Home
About Level3
Search archives
Issues
- June 2007
- August 2006
- May 2005
- June 2004
- November 2003
DIT Home

Read postings about this article   |   Post a comment about this article  |  print this article [pdf]


Book Review

Author - Philip Cohen


 


Show/ hide article menu (click icons opposite)

Higher Education Management and Policy Paris, OECD, ISSN 1682-3451


Book Review

Higher Education Management and Policy
Paris, OECD, ISSN 1682-3451

The journal is sub-titled ‘Journal of the Programme on Institutional Management in Higher Education’ (IMHE). This Programme co-ordinates the work of the Organisation for Economic Co-operation and Development (OECD) in the area of Third Level education.

The Programme itself has two main objectives:

• To promote - through research, training and information exchange – greater professionalism in the management of institutions of higher education.
• To facilitate a wider dissemination of practical management methods and approaches.

This review will consider how well the journal supports such objectives and, more generally, how accessible it is to those interested in the field of higher education and its management.

Now in its seventeenth volume, this well-established journal publishes three issues per year. Volume 16, published in 2004, comprised 23 papers in all. They ranged from 8 to 30 pages, with most of them having between 10 and 20 pages.

The institutional affiliations of authors included UNESCO, European Investment Bank, universities, university umbrella groups, international research institutes, a university hospital and a students’ union. They were located in Australia, Austria, Canada (2), France (4), Great Britain (7), Ireland (2), Japan, Luxembourg, Nigeria, Turkey, USA (2).

Where it could be determined, the authors seemed to be fairly evenly divided between practising academics, researchers and managers. Both snail mail and email addresses were included in order to assist readers to contact authors and to follow up any issues if they wished to do so.

The papers covered an eclectic mix of topical higher education issues: incentives and accountability, student satisfaction, performance indicators, institutional autonomy versus government control, international co-operation, economic impacts of higher education, widening access, computer-based learning, research versus teaching, generalist versus specialist institutions, management of change.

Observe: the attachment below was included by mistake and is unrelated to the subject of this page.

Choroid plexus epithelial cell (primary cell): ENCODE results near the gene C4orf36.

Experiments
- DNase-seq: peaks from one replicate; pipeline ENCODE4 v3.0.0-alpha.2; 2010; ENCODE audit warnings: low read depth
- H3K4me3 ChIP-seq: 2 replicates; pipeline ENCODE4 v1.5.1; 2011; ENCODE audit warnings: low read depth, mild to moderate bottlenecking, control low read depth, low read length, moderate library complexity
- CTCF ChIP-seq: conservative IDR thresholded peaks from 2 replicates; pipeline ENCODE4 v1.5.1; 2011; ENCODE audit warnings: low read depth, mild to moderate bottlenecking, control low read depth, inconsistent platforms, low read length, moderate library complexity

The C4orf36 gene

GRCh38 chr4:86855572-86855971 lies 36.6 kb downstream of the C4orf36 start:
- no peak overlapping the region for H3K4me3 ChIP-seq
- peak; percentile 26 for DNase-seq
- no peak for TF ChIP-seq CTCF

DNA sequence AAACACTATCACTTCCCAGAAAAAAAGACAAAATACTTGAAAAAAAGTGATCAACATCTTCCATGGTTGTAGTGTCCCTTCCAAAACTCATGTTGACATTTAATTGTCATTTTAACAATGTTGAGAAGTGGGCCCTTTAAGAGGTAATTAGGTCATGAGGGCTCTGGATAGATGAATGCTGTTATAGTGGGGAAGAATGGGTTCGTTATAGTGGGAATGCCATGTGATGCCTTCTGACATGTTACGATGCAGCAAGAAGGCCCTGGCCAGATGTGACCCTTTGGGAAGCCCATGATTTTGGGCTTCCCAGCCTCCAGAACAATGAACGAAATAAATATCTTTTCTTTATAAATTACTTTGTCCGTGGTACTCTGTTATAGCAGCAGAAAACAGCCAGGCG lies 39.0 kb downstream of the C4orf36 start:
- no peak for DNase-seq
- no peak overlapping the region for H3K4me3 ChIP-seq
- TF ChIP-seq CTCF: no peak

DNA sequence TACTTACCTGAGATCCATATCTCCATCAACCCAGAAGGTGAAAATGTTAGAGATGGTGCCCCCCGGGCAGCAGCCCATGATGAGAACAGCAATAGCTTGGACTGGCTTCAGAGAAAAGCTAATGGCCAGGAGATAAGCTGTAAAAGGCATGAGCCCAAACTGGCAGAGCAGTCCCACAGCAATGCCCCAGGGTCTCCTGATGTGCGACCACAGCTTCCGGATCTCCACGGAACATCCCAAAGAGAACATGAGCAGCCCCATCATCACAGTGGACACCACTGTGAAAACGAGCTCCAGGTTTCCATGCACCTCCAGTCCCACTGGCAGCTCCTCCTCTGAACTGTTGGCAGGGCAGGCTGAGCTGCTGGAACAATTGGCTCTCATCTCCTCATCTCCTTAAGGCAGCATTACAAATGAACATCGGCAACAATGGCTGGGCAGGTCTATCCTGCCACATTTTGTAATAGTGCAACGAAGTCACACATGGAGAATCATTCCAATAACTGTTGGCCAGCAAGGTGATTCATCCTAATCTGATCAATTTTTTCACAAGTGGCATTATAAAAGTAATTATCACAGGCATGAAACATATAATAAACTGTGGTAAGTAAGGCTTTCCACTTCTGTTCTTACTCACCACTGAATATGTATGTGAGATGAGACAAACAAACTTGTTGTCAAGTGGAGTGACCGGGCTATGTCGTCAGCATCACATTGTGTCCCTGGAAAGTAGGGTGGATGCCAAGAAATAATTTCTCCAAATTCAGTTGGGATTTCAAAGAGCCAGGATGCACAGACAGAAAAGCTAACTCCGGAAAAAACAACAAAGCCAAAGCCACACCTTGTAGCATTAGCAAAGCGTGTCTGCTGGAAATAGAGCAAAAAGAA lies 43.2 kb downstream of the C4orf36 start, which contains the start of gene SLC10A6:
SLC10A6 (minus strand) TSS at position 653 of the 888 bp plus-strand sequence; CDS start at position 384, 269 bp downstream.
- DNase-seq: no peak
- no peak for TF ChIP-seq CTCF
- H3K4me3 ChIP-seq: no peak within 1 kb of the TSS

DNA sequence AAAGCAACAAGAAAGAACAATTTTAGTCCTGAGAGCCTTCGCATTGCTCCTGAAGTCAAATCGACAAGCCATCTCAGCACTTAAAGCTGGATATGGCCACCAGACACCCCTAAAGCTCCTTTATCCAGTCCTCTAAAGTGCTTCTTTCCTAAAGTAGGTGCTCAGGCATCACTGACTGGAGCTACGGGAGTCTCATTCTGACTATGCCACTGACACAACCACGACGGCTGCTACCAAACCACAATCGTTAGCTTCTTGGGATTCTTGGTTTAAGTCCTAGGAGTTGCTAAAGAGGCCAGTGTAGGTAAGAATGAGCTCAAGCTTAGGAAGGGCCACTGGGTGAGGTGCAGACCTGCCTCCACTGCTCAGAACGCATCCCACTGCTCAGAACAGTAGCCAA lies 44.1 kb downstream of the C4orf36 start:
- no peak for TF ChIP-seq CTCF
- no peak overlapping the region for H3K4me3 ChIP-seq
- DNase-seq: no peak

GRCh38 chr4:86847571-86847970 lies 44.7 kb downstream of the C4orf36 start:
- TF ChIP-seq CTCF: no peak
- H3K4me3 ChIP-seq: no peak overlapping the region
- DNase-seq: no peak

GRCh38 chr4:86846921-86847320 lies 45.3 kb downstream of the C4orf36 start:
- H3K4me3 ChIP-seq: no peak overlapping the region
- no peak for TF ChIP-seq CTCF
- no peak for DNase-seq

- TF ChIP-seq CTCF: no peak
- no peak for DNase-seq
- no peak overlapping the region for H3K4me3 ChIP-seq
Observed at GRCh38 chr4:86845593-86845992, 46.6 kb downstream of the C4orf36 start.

Most papers were traditional reports of the authors’ own research, either scholarly papers in their own right or conference papers rewritten to varying degrees. But some were review papers, some papers from conference keynote speakers, some rapporteurs’ accounts of discussions at workshops. They all shared a practical real-life perspective.

Differences in referencing patterns reflect the different origins of the papers. References typically numbered between 15 and 25, citing other research papers published in reputable journals, many with an international coverage. One review paper included more than 70 references; keynote speeches had none at all.

Only four of the papers had illustrations but these were always appropriate and added significantly to the content.

All the papers included abstracts. Most are substantial, straightforward and add much of value to the paper. Others, however, are too brief or too dense and full of jargon to help an initial understanding by the reader.